The Raspberry Pi Pico has one major issue: it comes with no header pins soldered to it. As our tutorial on how to solder pins to Raspberry Pi Pico shows, solving this problem isn't difficult, but we do need to make sure that they are straight and if we have a lot of boards, this all takes time. Martin O'Hanlon was faced with this issue and so used a little 3D modelling knowledge and a 3D printer to create a jig to hold the pins in place.
I had a load of @Raspberry_Pi Pico's I had to solder. I made this little holder. It was a real time saver (I didn't really think it would work, being made of plastic!) pic.twitter.com/v7lD78AdjjMarch 2, 2021
O'Hanlon, a senior learning manager at the Raspberry Pi Foundation, used the web based Tinkercad application to design a 3D printable jig that would securely hold the header pins in place and enable neat soldering for the Raspberry Pi Pico GPIO pins.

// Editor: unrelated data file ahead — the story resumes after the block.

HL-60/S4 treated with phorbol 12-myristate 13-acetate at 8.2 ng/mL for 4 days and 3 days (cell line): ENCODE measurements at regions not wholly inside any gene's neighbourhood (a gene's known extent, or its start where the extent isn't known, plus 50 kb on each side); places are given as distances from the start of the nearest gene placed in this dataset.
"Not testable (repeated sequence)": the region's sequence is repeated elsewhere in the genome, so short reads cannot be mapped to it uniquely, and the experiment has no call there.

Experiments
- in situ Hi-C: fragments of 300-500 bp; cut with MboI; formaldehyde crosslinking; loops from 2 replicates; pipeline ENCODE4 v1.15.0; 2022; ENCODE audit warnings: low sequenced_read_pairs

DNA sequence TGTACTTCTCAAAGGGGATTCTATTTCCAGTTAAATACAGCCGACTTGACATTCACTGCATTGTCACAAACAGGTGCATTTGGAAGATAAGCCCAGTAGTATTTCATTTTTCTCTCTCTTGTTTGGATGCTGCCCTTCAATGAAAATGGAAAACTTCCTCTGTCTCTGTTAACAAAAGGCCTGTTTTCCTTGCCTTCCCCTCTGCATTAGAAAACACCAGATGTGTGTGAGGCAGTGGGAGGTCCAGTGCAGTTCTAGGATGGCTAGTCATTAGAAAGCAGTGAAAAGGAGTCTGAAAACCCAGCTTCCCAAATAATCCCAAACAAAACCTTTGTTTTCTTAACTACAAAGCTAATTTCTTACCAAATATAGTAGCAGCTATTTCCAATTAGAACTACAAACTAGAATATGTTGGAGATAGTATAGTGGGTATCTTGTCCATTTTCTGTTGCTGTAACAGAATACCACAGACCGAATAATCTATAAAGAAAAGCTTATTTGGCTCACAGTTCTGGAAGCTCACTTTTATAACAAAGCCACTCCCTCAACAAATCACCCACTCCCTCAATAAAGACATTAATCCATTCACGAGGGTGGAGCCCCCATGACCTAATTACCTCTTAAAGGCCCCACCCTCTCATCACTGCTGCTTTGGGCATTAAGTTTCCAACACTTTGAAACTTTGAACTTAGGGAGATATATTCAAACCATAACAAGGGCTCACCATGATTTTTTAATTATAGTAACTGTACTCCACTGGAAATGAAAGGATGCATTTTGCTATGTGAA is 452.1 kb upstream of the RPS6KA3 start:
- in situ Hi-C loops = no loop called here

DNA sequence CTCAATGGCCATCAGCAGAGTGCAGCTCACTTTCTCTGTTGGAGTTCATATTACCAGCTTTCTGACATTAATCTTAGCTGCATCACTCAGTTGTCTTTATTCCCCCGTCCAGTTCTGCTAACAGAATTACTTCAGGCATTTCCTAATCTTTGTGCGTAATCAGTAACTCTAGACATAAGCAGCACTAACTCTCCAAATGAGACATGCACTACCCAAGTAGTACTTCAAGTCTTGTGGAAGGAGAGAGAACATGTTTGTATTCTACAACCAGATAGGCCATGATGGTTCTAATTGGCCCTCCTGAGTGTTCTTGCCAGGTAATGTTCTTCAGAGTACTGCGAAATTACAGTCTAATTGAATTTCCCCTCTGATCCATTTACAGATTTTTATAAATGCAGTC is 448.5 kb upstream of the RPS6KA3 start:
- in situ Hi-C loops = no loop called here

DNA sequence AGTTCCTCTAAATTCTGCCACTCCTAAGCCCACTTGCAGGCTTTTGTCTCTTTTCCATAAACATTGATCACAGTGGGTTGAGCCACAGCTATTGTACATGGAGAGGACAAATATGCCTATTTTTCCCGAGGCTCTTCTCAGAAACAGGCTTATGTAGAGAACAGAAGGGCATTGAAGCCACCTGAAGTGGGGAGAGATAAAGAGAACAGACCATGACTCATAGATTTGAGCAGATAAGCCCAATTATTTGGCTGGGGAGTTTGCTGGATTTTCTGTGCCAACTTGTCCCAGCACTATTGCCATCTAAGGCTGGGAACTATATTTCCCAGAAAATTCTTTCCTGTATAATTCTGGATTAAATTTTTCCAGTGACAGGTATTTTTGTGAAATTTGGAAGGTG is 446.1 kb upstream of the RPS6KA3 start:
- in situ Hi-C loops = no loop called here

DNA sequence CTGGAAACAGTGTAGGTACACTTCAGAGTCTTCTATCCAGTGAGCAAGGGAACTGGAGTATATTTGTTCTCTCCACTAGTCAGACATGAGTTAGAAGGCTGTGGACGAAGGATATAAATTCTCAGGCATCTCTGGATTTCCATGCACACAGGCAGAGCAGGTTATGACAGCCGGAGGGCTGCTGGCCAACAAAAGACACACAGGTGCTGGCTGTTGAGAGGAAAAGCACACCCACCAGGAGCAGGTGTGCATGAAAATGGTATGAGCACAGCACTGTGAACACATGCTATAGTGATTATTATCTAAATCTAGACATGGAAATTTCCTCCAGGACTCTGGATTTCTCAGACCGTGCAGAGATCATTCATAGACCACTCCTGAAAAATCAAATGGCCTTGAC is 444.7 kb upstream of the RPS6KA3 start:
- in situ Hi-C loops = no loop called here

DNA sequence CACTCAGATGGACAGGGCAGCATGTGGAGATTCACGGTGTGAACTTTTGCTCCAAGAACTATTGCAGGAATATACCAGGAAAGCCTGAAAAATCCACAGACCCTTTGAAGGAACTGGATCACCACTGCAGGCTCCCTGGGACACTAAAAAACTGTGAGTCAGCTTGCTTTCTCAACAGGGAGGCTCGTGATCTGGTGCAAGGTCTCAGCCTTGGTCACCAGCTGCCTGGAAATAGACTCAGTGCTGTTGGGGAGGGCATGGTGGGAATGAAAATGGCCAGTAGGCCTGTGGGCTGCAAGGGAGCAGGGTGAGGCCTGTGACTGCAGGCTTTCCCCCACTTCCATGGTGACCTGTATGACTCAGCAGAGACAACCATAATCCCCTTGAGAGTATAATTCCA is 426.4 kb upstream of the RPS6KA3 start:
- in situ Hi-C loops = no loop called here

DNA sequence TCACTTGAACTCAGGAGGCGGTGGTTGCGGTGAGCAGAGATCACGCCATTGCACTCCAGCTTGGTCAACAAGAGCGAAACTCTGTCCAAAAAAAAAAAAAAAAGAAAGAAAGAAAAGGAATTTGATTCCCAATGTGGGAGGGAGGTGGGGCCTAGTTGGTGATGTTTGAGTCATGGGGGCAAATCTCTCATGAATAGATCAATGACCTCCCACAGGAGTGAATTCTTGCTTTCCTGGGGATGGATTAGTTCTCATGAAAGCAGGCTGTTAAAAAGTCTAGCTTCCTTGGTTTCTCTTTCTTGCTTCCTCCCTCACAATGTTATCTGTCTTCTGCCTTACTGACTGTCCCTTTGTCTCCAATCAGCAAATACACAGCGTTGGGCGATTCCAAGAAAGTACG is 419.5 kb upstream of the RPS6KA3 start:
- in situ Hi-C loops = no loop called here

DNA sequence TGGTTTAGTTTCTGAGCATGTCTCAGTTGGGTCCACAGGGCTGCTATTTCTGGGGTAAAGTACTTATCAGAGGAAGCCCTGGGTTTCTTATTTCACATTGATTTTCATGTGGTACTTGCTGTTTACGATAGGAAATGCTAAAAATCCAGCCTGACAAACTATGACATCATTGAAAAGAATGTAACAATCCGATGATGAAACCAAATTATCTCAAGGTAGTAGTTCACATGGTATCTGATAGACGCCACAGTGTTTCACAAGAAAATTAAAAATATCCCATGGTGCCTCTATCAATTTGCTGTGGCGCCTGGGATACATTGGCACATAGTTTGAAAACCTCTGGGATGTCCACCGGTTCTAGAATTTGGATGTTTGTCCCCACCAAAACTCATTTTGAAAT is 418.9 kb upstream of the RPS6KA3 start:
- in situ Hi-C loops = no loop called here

The resulting print was then printed using a Creality Ender 3 Pro 3D printer, but the print can be sliced and printed on any model of 3D printer. At first O'Hanlon was a little unsure as to whether his jig would survive an encounter with a soldering iron but ,so far, it seems to have been unscathed.
The jig has slots used to hold both the GPIO and the SWD debug pins. The first step to using the jig is to insert the three SWD header pins and then place the Pico face down onto the pins and then solder. We can then remove the Pico and insert two 20 pin headers into the long channels on the edge of the jig. Then placing the Pico facing upwards we can solder the GPIO pins with ease.
O'Hanlon's soldering jig is practical and, given the size, it shouldn't take too long to print. O'Hanlon has provided a downloadable file which can be sliced and printed on your 3D printer.